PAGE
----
‘Where can I buy sulphuric acid in Northolt?’ was another.

A few months earlier, a trawl through his iPad history apparently disclosed an unhealthy interest in macabre ways of causing wanton harm to strangers.

He visited a web page entitled: ‘How to get away with rape’, and a news article with the headline: ‘CCTV footage shows tube push murder attempt.’

Jonty Bravery In Jailed

A mentally ill and violent teenager who threw a six-year-old boy from the Tate Modern viewing gantry has been jailed for at least 15 years for attempted murder.

The court heard Bravery had been in supported accommodation under the care of Hammersmith and Fulham Social Services, with one-to-one supervision, and had a history of lashing out at staff.

Despite this, he was allowed to leave home, unsupervised, for up to four hours at a time.

Prosecutor Deanna Heer said there was evidence Bravery had long harbored his intent to seriously hurt or kill someone, with the teenager’s admissions apparently caught on a ‘shocking, prophetic’ secret recording made by carers. The alarm was not raised with Bravery’s parents.

Bravery admitted attempted murder at the Old Bailey last December.

Ms. Heer told the court: ‘He said he had to prove a point to ‘every idiot’ who had ever said he did not have a mental health problem that he should not be in the community.’

Bravery later disclosed to a psychiatrist that he planned the offense well in advance and researched the easiest way to kill someone, narrowing it down to three possibilities – strangling a woman or a child, drowning a child, or throwing someone off a tall building.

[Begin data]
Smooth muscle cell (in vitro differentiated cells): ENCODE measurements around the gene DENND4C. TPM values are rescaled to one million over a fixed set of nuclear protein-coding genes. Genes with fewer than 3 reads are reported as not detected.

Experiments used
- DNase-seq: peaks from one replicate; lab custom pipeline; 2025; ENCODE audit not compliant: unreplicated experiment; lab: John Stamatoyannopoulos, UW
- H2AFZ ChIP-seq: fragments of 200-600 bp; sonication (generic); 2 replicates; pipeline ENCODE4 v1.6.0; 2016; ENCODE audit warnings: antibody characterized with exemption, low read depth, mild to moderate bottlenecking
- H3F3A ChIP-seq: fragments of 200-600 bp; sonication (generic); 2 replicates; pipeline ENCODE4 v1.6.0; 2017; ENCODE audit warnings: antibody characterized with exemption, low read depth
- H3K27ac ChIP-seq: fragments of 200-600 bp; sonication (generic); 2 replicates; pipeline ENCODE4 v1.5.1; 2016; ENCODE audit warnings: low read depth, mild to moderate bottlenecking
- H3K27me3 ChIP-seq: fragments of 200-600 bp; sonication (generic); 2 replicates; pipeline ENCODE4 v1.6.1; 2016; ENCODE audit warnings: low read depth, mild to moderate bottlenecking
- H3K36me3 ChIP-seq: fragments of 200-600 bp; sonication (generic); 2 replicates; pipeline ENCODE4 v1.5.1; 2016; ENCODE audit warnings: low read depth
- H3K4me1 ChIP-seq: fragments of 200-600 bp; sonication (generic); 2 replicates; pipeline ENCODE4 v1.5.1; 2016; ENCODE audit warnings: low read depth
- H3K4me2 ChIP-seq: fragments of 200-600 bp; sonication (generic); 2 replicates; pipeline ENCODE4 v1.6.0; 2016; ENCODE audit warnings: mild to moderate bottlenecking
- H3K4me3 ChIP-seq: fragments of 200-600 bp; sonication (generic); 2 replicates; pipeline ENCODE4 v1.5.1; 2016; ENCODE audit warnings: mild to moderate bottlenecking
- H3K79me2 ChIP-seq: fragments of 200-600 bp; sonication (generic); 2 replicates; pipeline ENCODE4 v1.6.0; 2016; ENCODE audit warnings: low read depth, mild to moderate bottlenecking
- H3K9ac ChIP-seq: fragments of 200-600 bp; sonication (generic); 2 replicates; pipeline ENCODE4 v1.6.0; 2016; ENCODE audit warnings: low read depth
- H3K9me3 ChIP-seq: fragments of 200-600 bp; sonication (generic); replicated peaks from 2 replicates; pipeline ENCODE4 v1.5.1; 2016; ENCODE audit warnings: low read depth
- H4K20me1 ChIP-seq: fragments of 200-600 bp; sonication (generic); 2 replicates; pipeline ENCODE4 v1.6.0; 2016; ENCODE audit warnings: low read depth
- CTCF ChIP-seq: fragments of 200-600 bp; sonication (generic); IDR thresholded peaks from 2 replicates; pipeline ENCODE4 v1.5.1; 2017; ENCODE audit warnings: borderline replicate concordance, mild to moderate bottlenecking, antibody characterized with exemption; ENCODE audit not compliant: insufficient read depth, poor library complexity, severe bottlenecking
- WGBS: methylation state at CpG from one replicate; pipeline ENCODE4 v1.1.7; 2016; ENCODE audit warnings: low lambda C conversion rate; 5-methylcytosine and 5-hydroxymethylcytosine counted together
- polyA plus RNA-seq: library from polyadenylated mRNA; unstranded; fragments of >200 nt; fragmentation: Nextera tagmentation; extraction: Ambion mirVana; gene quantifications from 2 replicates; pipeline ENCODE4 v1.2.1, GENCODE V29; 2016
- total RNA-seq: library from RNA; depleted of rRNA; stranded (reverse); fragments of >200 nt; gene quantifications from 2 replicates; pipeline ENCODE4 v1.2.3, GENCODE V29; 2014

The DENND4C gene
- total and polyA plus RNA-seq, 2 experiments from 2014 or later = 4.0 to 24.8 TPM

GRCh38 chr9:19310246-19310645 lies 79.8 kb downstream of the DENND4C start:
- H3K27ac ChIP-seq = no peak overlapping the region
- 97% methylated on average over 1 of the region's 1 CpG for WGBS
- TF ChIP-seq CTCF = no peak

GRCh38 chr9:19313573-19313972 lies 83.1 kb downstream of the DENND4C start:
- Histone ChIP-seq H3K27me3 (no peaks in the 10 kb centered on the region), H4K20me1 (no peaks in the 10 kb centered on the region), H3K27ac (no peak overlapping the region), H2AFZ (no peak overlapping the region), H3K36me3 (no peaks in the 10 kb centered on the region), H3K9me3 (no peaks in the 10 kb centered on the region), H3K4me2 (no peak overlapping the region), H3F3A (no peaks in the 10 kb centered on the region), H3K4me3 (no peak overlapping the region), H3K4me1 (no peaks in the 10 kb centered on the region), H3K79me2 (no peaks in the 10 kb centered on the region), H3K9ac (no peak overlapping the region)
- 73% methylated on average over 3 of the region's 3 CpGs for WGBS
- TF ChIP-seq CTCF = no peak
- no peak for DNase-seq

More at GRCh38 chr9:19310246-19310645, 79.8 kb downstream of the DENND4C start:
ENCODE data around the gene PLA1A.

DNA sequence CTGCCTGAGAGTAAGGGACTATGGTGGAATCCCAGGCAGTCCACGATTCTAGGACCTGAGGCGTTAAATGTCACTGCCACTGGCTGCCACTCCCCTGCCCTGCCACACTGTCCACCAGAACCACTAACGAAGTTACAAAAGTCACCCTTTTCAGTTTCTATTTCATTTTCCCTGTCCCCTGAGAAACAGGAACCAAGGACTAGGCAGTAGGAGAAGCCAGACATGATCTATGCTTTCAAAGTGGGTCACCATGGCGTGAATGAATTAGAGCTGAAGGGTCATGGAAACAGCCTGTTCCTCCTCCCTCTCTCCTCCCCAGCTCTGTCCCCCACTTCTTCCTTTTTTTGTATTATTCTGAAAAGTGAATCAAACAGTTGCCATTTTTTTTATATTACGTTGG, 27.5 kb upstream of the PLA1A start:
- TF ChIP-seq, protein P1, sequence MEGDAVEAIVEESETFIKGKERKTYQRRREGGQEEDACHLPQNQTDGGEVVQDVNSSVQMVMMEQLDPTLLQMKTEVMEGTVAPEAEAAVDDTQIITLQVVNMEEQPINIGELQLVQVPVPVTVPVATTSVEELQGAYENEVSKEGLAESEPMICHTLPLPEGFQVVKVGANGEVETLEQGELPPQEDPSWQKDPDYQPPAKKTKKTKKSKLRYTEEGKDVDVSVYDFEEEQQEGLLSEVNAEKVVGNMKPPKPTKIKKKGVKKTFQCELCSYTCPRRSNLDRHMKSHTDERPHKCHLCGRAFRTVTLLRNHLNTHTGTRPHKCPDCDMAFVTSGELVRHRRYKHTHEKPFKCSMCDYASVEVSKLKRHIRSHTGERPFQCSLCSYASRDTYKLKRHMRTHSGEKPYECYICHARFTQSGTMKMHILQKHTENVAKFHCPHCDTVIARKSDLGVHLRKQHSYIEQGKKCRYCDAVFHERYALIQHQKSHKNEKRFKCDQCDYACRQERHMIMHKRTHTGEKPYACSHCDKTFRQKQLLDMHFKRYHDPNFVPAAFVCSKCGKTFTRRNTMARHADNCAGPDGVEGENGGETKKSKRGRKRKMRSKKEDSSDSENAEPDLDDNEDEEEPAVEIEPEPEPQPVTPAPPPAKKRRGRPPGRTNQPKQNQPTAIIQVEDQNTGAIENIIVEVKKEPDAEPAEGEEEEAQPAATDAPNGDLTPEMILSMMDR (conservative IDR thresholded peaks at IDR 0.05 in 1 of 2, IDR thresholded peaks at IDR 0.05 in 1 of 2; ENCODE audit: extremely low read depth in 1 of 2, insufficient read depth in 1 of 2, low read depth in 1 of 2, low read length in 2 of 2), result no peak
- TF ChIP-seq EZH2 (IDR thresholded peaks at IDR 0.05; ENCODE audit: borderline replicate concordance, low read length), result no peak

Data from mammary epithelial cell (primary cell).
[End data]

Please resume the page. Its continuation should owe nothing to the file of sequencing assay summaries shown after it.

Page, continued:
Defense counsel Philippa McAtasney QC said her client was immature and said it ‘beggars belief’ that he was deemed suitable to go out unsupervised.

She said Bravery’s parent’s ‘abhor’ what he did and cannot forgive him, but feel ‘let down by the system’.

In a victim impact statement taken in February, the boy’s parents described Bravery’s actions as ‘unspeakable’.

The couple, who have now returned with their son to their native France, said: ‘Words cannot express the horror and fear his actions have brought upon us and our son who now, six months on, is wondering why he’s in hospital.

‘How can he not see in every stranger a potential ‘villain’ who could cause him immense pain and suffering?’

No members of the victim’s or Bravery’s family were present in court for the sentencing.

Hammersmith and Fulham Council said a serious case review had been ordered.